Generative AI Application Retrofit – Extracting Structured Information

Link to movie on LinkedIn.

In today's update, I'm pleased to share my latest experience with generative AI in extracting structured information.

One of the strengths of generative AI is a rudimentary ability to read and extract meaning. I previously leveraged this in generating a summary of a story. Today’s example takes this much further. I provided input on publishers and then asked the LLM to create a JSON structure with each element that corresponded to fields in my database. I effectively wrote prompts that acted as fuzzy rules for extracting the data, categorizing it into pre-defined values, and formatting it so it can readily be used.

Leveraging AI to Identify and Extract Data

My initial effort at extracting data was to look at a publisher’s website and determine whether they were currently open for submissions. Simple enough, but vexing since this information is not always on their home page. Not all publishers actually post this information, and I would say that across the spectrum, they are devilishly clever in finding different ways to phrase or otherwise indicate whether they are open or closed for submissions. Additionally, submissions may be ingested in a variety of ways, and with varying submission systems. Some of a publisher’s publications may be open for submission, while others are closed. This makes for a complex environment to interpret.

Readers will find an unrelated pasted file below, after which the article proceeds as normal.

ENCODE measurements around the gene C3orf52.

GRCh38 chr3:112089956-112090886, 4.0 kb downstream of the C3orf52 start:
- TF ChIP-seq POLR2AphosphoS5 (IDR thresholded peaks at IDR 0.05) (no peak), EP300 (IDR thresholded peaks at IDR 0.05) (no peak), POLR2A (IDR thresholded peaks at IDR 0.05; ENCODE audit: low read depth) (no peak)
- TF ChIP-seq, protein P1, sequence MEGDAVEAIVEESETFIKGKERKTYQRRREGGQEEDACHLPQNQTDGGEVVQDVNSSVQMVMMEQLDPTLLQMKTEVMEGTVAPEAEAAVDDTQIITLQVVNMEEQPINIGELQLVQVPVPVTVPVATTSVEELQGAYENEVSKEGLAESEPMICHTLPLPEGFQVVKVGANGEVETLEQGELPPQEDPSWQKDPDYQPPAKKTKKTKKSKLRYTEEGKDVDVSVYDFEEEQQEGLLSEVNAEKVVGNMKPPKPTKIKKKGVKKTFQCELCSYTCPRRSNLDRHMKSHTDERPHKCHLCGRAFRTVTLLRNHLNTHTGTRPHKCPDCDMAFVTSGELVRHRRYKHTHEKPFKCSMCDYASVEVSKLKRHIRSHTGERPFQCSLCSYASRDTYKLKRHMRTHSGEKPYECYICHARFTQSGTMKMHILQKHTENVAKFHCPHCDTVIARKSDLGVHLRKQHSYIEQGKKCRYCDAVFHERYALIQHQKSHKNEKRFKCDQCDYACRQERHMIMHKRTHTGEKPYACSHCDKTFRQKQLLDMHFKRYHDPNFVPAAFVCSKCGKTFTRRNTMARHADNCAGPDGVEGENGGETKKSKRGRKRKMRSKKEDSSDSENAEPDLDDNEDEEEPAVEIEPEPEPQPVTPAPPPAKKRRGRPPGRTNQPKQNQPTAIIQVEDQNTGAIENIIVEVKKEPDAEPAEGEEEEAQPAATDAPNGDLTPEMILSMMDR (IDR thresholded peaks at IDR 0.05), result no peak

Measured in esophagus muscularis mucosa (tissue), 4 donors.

Extract Popover on Publisher’s Edit Screen

Given enough information coupled with a detailed prompt, I achieved a very high rate of success in evaluating for open submission status. I then thought, why stop there? So I moved on to forcing the LLM to return a JSON structure containing more information. I also fed the LLM a lot of an extensive prompting with both detailed instructions and a lot of data. I found that this was more efficient and cost effective since I did not know where on the websites publishers would place this information, and it was often scattered across multiple pages.

Crafting the Prompt

My prompt evolved as I ran it against more websites. I generally forced the reply into a given set of responses, such as YES, NO, or INCONCLUSIVE. For numbers, I would ask for the number of days for a response, and if they listed this information on the website in weeks or used words to spell out the days, weeks, or months, I would have the LLM transform this answer into the number of days. In the end, the prompt was quite involved, nearly 1800 words long, but I cannot imagine even trying to do this with regular code to achieve this level of accuracy.

Publisher Extract Prompt